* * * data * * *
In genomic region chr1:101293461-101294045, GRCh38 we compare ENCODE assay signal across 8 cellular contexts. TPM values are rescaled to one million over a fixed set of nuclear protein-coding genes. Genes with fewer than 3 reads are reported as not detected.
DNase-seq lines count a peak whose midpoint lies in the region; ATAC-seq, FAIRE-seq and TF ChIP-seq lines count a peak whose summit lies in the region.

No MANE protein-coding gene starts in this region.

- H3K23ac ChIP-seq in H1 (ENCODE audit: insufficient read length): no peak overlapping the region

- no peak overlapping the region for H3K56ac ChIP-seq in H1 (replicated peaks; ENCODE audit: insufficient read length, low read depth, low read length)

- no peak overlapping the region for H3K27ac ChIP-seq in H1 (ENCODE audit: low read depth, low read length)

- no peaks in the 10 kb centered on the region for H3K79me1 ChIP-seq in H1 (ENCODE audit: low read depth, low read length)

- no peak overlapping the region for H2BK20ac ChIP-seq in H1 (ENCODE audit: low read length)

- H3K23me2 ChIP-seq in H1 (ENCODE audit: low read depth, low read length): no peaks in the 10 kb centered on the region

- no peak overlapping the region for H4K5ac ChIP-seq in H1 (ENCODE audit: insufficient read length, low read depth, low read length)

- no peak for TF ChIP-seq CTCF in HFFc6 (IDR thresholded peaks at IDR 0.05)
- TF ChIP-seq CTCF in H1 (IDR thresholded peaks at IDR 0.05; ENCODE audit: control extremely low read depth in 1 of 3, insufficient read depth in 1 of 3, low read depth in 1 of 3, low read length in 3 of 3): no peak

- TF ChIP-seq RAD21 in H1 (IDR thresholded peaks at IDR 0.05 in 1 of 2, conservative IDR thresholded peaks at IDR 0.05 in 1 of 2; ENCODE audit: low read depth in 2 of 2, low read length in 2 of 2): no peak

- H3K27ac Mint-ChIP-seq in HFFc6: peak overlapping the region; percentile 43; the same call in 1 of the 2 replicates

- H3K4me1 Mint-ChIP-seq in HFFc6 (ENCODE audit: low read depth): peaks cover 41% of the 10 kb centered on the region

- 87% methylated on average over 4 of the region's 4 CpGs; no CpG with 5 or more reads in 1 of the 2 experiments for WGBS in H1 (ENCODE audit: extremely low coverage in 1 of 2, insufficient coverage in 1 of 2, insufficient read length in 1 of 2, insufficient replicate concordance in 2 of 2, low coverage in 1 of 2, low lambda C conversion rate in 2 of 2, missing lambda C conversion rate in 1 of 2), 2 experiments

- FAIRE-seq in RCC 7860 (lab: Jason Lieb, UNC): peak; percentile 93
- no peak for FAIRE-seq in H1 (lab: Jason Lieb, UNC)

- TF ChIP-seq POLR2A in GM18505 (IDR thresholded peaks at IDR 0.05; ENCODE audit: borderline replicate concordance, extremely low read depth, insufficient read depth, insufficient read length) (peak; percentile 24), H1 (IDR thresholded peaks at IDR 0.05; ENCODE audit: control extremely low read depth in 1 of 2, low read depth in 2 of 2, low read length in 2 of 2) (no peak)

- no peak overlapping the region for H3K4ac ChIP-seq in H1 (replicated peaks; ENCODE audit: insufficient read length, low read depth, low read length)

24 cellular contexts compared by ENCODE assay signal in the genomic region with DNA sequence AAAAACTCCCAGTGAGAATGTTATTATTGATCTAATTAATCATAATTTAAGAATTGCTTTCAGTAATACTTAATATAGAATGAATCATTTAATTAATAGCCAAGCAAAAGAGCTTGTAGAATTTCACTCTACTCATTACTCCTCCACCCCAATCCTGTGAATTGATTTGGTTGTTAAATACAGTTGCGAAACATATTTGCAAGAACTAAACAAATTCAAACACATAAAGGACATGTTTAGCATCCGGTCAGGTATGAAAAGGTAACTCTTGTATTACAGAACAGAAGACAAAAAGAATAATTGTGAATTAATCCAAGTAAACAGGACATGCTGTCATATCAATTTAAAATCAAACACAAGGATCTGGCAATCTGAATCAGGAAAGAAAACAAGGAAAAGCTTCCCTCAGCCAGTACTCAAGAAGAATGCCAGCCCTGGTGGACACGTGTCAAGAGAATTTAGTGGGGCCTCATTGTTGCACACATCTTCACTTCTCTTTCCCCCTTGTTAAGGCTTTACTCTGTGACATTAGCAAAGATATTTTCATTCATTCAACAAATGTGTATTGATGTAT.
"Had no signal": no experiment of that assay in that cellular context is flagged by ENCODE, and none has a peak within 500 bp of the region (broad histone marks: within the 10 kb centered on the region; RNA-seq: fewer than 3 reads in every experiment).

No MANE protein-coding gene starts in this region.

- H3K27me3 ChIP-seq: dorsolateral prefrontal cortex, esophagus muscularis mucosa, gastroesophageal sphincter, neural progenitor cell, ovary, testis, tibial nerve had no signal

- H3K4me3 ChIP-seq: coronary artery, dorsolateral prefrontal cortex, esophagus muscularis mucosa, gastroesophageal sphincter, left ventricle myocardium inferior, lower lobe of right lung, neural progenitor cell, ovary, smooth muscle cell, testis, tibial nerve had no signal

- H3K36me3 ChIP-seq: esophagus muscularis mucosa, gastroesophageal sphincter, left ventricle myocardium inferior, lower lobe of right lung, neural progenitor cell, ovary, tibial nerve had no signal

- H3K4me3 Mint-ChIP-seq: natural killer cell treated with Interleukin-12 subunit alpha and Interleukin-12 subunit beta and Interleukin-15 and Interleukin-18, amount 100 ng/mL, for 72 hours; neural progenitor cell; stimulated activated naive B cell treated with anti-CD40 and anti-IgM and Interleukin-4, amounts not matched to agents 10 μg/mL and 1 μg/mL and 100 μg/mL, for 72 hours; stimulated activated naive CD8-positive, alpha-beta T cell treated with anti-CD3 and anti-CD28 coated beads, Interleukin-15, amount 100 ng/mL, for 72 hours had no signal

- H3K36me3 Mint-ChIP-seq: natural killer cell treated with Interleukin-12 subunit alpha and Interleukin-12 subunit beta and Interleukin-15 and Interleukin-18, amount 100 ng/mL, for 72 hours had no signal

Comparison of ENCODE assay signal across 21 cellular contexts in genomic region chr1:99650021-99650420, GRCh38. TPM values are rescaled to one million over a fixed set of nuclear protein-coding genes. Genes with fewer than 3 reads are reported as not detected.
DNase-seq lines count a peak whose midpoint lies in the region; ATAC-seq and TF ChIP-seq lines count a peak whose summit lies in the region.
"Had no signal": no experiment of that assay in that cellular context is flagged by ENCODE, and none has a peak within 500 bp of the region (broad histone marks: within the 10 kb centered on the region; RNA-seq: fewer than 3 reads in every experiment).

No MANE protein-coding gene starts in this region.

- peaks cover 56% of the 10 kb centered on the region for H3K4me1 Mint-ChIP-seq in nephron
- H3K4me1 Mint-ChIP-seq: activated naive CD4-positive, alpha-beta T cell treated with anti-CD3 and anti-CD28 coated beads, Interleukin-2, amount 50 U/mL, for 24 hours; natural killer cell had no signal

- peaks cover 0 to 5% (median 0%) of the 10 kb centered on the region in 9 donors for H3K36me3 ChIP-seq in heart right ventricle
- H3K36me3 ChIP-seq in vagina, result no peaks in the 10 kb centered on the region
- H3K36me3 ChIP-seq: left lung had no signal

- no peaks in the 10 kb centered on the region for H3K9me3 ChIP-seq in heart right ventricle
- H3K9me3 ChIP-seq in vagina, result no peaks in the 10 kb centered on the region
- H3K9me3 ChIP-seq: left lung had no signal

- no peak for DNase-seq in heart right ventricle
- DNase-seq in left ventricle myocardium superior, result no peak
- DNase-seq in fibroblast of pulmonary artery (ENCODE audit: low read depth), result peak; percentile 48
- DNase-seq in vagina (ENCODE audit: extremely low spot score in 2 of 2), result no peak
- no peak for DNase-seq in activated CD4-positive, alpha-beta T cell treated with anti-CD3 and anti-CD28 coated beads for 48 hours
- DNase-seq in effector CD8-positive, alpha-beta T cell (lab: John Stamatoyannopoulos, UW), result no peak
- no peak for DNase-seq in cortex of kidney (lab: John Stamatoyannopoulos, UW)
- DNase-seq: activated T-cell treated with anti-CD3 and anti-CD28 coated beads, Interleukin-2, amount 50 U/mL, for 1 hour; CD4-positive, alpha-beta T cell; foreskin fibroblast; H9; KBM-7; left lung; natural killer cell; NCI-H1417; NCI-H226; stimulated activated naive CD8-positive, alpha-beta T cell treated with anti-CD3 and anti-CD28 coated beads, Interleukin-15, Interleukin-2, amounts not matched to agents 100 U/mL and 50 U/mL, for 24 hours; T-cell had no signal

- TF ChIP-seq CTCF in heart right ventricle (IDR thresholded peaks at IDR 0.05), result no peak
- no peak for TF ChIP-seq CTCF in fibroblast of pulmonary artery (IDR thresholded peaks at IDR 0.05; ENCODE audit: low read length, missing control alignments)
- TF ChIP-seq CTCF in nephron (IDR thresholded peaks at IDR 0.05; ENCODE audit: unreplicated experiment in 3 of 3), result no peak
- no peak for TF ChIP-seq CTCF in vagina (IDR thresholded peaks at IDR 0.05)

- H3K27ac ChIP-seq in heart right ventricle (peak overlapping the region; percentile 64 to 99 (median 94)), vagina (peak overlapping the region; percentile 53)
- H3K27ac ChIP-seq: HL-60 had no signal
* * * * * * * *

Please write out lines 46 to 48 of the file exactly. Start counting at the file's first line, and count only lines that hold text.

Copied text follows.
- DNase-seq in effector CD8-positive, alpha-beta T cell (lab: John Stamatoyannopoulos, UW), result no peak
- no peak for DNase-seq in cortex of kidney (lab: John Stamatoyannopoulos, UW)
- DNase-seq: activated T-cell treated with anti-CD3 and anti-CD28 coated beads, Interleukin-2, amount 50 U/mL, for 1 hour; CD4-positive, alpha-beta T cell; foreskin fibroblast; H9; KBM-7; left lung; natural killer cell; NCI-H1417; NCI-H226; stimulated activated naive CD8-positive, alpha-beta T cell treated with anti-CD3 and anti-CD28 coated beads, Interleukin-15, Interleukin-2, amounts not matched to agents 100 U/mL and 50 U/mL, for 24 hours; T-cell had no signal